Genesis 18:16-23 (ESV)
Then the men set out from there, and they looked down toward Sodom. And Abraham went with them to set them on their way. The LORD said, “Shall I hide from Abraham what I am about to do, seeing that Abraham shall surely become a great and mighty nation, and all the nations of the earth shall be blessed in him? For I have chosen him, that he may command his children and his household after him to keep the way of the LORD by doing righteousness and justice, so that the LORD may bring to Abraham what he has promised him.” Then the LORD said, “Because the outcry against Sodom and Gomorrah is great and their sin is very grave, I will go down to see whether they have done altogether according to the outcry that has come to me. And if not, I will know.”
So the men turned from there and went toward Sodom, but Abraham still stood before the LORD. Then Abraham drew near and said, “Will you indeed sweep away the righteous with the wicked?
This passage doesn’t tell us exactly how Abraham figures out that the LORD is about to destroy Sodom. Instead we hear the LORD discussing out loud (presumably with the other two “men”) whether he should tell Abraham what he’s about to do to Sodom and Gomorrah.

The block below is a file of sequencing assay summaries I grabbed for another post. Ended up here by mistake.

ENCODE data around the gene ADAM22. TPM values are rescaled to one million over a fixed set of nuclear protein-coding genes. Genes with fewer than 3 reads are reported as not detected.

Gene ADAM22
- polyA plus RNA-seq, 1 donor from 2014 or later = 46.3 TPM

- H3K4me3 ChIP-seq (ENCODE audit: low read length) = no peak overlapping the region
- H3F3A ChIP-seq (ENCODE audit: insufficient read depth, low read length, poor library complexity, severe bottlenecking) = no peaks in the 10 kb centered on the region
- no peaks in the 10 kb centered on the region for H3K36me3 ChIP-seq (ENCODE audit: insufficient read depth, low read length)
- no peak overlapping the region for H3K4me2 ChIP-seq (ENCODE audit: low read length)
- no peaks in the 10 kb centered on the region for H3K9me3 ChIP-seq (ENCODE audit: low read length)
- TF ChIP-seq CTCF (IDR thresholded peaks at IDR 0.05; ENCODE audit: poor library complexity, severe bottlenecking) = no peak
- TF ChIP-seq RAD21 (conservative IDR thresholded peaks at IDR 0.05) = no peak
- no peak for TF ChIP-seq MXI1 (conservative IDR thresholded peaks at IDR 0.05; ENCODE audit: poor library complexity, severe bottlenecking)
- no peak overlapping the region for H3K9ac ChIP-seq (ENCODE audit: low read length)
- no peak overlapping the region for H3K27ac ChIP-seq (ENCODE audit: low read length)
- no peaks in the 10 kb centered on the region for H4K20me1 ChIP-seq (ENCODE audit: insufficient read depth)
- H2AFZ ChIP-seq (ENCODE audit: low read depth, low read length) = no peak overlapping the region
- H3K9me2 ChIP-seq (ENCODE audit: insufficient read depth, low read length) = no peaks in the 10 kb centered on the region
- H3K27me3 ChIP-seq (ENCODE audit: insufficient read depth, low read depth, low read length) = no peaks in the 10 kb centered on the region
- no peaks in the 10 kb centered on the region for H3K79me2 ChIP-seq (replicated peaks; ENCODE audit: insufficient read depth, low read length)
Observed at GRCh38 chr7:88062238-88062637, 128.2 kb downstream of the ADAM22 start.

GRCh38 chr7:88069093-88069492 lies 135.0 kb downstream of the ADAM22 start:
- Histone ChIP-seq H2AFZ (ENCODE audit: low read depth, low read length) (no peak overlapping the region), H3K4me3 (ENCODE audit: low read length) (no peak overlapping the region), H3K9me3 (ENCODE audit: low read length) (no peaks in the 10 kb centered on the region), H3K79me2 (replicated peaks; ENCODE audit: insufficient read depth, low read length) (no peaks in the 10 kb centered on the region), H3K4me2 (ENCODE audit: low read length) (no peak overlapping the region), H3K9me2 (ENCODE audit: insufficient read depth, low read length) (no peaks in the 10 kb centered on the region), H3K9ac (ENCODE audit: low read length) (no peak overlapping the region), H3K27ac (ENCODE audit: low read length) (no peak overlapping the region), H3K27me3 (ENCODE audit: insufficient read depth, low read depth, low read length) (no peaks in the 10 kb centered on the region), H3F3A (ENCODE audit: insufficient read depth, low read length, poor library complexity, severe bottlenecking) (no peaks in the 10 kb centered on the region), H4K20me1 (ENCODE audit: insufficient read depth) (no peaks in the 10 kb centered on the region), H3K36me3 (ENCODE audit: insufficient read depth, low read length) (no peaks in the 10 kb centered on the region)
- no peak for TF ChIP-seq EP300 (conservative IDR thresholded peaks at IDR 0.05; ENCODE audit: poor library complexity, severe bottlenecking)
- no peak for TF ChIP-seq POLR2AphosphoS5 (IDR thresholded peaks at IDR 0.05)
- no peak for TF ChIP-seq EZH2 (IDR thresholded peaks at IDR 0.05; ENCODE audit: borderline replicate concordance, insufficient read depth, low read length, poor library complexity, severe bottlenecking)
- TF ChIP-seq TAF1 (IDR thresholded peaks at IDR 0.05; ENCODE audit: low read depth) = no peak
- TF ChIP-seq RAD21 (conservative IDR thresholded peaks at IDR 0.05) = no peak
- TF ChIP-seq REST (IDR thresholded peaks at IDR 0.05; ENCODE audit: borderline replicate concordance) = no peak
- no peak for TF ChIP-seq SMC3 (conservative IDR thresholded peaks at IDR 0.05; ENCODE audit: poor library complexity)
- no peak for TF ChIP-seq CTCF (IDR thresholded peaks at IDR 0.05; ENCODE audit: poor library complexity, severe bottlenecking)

So, we learn more about the backstory than the “frontstory.” The LORD explains, “For I have chosen him, that he may command his children and his household after him to keep the way of the LORD by doing righteousness and justice, so that the LORD may bring to Abraham what he has promised him.” In other words, this is all about teaching righteousness and justice to Abraham.
And Abraham catches on fast. He understands that if God is going there, in person, to check out the reports that their sin is very grave, they’re in big trouble. While God promised to never again destroy the whole earth, He didn’t say anything about not destroying one valley.
So Abraham, knowing that Lot is down there, starts to negotiate.
But notice where this leads. The lesson gets deeper. Abraham isn’t just going to learn by watching the obliteration of two wicked towns. He’s getting schooled in the finer points of righteousness and justice. That’s typical.
God is always using sophisticated methods to pursue education and growth.
Notice that this negotiation doesn’t offend God – though some kinds of negotiations do.
You shall not put the LORD your God to the test. – Deuteronomy 6:16a (ESV)
Abraham isn’t trying to test God, nor cut a deal (“If you do this, I’ll do that.”) He’s simply asking questions. They’re tough questions, but fair ones.
God doesn’t have a problem with tough questions. Great teachers love students that probe.
The weekly study guides, which include discussion questions, are available for download here: